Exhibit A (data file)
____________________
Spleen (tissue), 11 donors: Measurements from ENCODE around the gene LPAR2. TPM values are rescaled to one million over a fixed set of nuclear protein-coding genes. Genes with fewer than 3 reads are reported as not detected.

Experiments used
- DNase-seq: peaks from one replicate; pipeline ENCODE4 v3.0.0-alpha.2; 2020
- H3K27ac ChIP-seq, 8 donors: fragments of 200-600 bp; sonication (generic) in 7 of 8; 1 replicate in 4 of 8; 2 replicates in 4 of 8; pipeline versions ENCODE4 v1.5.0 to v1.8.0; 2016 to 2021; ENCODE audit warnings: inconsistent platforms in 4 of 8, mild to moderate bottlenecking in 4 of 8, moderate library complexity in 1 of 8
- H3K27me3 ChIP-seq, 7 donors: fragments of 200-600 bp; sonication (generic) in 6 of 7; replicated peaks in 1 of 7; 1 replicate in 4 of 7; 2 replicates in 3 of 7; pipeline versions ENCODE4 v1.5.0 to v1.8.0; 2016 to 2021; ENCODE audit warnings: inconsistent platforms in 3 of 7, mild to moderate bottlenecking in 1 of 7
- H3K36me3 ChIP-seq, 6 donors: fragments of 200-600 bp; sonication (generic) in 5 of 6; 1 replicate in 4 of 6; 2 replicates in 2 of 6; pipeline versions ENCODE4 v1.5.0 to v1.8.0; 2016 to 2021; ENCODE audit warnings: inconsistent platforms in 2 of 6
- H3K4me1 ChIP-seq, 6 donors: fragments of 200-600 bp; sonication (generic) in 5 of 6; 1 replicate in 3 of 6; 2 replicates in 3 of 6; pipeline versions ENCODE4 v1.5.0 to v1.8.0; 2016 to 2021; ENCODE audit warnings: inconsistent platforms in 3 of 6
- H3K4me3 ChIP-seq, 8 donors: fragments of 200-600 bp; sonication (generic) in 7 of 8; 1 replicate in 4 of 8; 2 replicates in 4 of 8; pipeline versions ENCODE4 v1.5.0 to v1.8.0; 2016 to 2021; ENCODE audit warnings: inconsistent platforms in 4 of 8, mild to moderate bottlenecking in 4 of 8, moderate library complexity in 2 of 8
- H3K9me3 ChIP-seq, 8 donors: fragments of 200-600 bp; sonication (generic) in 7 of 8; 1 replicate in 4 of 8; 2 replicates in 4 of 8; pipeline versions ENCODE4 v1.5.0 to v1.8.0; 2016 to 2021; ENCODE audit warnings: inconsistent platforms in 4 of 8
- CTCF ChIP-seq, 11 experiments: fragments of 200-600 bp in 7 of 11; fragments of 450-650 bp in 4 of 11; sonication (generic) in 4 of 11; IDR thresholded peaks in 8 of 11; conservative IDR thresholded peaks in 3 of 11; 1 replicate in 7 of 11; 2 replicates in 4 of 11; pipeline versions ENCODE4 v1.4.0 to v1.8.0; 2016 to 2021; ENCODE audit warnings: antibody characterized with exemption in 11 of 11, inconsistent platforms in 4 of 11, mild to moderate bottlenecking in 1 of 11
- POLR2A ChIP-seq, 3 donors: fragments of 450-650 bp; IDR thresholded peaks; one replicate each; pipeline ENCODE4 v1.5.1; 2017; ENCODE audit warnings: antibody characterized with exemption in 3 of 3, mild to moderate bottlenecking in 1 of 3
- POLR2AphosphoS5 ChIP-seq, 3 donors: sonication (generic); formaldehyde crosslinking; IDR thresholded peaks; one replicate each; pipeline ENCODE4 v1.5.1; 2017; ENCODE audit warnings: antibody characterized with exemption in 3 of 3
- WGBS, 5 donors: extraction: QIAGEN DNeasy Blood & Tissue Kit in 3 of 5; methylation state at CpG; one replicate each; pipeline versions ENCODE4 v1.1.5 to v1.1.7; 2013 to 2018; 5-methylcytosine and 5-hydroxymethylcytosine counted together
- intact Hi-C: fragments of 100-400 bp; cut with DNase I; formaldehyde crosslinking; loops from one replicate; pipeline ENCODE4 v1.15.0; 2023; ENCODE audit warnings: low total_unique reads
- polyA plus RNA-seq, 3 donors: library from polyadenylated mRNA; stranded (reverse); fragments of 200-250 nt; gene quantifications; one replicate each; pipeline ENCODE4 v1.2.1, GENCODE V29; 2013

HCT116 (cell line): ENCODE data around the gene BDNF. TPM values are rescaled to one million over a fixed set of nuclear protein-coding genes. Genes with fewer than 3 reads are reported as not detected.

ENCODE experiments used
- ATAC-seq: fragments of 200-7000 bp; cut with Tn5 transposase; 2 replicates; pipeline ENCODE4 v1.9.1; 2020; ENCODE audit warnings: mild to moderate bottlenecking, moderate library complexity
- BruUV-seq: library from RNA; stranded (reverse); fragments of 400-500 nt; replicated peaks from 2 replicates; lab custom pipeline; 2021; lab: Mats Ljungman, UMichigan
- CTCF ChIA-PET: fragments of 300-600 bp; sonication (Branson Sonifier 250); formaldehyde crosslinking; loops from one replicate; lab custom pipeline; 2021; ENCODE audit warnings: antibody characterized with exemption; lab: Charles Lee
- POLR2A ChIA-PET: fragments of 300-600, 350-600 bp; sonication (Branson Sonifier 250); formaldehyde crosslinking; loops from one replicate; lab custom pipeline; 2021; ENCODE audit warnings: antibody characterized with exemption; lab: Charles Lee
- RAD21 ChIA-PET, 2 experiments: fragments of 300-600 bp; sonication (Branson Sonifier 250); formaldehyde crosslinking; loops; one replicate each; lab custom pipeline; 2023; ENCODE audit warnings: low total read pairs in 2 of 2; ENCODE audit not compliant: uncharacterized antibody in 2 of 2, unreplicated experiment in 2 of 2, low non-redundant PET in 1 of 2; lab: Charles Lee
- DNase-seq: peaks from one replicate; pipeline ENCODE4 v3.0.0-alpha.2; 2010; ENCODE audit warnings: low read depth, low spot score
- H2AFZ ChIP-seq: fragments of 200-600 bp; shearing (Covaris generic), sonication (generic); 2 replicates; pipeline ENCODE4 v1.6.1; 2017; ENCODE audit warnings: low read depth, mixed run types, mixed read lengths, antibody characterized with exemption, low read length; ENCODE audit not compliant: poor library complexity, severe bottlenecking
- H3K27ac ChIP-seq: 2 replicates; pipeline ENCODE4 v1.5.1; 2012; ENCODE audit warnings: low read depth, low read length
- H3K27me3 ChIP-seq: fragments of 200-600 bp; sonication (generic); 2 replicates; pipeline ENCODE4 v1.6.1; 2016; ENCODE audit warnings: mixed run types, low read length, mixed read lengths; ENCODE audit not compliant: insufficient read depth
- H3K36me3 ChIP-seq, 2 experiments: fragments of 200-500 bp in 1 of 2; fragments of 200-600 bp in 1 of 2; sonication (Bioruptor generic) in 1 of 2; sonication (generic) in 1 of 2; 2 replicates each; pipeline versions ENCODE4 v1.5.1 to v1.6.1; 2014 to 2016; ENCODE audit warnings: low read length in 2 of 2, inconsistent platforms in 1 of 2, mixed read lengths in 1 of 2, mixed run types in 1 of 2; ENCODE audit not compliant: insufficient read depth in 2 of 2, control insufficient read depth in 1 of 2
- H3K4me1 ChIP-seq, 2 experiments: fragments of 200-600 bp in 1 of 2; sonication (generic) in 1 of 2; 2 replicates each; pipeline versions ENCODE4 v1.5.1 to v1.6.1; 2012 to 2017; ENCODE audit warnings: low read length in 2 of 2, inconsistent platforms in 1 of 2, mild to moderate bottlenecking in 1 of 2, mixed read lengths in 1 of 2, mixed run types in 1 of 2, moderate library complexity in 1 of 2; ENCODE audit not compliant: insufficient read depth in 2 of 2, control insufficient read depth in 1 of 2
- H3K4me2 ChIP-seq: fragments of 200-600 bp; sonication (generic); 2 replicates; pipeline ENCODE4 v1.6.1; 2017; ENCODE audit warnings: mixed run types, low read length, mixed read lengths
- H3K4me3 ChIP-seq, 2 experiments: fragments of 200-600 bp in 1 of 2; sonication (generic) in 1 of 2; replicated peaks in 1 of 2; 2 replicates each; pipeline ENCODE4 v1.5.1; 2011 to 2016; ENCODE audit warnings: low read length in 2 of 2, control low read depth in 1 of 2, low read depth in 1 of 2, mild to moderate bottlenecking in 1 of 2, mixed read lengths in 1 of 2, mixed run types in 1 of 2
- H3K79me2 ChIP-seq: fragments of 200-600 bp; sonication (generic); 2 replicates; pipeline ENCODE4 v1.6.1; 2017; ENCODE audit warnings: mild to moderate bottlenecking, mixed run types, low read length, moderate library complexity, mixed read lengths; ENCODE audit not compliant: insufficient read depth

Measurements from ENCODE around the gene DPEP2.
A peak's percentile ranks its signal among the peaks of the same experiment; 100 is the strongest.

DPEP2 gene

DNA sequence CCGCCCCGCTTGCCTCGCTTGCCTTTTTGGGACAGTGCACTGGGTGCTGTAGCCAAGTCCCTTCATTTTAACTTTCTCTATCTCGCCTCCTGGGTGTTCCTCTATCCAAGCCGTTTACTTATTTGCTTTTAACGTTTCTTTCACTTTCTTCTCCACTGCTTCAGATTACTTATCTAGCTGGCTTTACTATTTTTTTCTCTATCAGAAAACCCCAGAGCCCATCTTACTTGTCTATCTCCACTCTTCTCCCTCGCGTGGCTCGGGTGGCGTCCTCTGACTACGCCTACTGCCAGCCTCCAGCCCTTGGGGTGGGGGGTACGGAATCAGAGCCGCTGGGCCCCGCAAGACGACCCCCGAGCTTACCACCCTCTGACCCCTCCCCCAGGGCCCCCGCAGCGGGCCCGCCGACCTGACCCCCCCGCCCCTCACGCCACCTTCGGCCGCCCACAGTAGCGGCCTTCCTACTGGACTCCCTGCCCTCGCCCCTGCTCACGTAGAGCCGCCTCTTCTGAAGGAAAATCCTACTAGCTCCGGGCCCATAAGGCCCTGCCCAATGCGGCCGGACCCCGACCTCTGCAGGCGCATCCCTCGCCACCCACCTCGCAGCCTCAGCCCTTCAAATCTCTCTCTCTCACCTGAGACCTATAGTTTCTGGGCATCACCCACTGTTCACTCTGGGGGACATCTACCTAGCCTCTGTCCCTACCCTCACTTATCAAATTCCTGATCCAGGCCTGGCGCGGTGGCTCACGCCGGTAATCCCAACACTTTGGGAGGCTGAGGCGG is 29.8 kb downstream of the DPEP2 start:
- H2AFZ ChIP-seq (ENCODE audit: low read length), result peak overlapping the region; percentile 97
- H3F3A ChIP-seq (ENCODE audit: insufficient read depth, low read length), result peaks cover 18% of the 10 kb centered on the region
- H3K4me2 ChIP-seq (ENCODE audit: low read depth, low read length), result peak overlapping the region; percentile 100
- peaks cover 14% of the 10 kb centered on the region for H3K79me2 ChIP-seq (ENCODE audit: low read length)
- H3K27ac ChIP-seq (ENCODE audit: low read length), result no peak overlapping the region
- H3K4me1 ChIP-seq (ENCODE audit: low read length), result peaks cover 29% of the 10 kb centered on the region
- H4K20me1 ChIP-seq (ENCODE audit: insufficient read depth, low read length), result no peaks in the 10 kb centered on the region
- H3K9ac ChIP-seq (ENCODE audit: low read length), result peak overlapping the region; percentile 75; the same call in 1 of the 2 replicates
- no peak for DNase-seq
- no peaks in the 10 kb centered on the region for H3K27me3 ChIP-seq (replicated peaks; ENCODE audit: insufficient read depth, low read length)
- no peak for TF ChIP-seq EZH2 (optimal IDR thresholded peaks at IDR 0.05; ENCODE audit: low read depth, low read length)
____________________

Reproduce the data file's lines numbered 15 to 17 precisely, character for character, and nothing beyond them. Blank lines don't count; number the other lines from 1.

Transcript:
- polyA plus RNA-seq, 3 donors: library from polyadenylated mRNA; stranded (reverse); fragments of 200-250 nt; gene quantifications; one replicate each; pipeline ENCODE4 v1.2.1, GENCODE V29; 2013

HCT116 (cell line): ENCODE data around the gene BDNF. TPM values are rescaled to one million over a fixed set of nuclear protein-coding genes. Genes with fewer than 3 reads are reported as not detected.

ENCODE experiments used